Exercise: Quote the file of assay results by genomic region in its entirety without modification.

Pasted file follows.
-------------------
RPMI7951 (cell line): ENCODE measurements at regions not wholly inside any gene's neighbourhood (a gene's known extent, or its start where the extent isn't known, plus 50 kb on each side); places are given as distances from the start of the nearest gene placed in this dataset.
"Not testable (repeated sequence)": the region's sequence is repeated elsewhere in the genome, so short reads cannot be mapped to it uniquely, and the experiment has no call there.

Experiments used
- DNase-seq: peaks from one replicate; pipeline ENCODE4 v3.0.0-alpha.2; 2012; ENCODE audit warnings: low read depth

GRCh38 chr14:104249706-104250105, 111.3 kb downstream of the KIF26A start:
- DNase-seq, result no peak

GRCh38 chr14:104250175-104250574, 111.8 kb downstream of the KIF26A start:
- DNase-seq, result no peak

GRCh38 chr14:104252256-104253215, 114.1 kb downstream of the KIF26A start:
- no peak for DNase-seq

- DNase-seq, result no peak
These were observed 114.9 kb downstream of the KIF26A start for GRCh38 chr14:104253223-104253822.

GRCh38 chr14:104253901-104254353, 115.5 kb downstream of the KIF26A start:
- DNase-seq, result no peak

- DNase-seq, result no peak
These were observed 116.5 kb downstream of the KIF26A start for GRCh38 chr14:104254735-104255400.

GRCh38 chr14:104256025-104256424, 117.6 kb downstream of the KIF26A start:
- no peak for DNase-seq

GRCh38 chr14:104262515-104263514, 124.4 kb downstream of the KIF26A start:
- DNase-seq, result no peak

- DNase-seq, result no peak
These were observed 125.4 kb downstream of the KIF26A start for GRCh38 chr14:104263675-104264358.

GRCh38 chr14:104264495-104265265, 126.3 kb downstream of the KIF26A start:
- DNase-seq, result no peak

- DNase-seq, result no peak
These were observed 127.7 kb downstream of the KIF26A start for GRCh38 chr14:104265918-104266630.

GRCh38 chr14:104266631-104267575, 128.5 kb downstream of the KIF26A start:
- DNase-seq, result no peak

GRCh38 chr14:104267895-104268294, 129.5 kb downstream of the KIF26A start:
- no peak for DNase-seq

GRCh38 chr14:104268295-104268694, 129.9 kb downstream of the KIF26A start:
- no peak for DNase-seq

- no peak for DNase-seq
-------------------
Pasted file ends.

RPMI7951 (cell line): ENCODE measurements at regions not wholly inside any gene's neighbourhood (a gene's known extent, or its start where the extent isn't known, plus 50 kb on each side); places are given as distances from the start of the nearest gene placed in this dataset.
"Not testable (repeated sequence)": the region's sequence is repeated elsewhere in the genome, so short reads cannot be mapped to it uniquely, and the experiment has no call there.

Experiments used
- DNase-seq: peaks from one replicate; pipeline ENCODE4 v3.0.0-alpha.2; 2012; ENCODE audit warnings: low read depth

GRCh38 chr14:104249706-104250105, 111.3 kb downstream of the KIF26A start:
- DNase-seq, result no peak

GRCh38 chr14:104250175-104250574, 111.8 kb downstream of the KIF26A start:
- DNase-seq, result no peak

GRCh38 chr14:104252256-104253215, 114.1 kb downstream of the KIF26A start:
- no peak for DNase-seq

- DNase-seq, result no peak
These were observed 114.9 kb downstream of the KIF26A start for GRCh38 chr14:104253223-104253822.

GRCh38 chr14:104253901-104254353, 115.5 kb downstream of the KIF26A start:
- DNase-seq, result no peak

- DNase-seq, result no peak
These were observed 116.5 kb downstream of the KIF26A start for GRCh38 chr14:104254735-104255400.

GRCh38 chr14:104256025-104256424, 117.6 kb downstream of the KIF26A start:
- no peak for DNase-seq

GRCh38 chr14:104262515-104263514, 124.4 kb downstream of the KIF26A start:
- DNase-seq, result no peak

- DNase-seq, result no peak
These were observed 125.4 kb downstream of the KIF26A start for GRCh38 chr14:104263675-104264358.

GRCh38 chr14:104264495-104265265, 126.3 kb downstream of the KIF26A start:
- DNase-seq, result no peak

- DNase-seq, result no peak
These were observed 127.7 kb downstream of the KIF26A start for GRCh38 chr14:104265918-104266630.

GRCh38 chr14:104266631-104267575, 128.5 kb downstream of the KIF26A start:
- DNase-seq, result no peak

GRCh38 chr14:104267895-104268294, 129.5 kb downstream of the KIF26A start:
- no peak for DNase-seq

GRCh38 chr14:104268295-104268694, 129.9 kb downstream of the KIF26A start:
- no peak for DNase-seq

- no peak for DNase-seq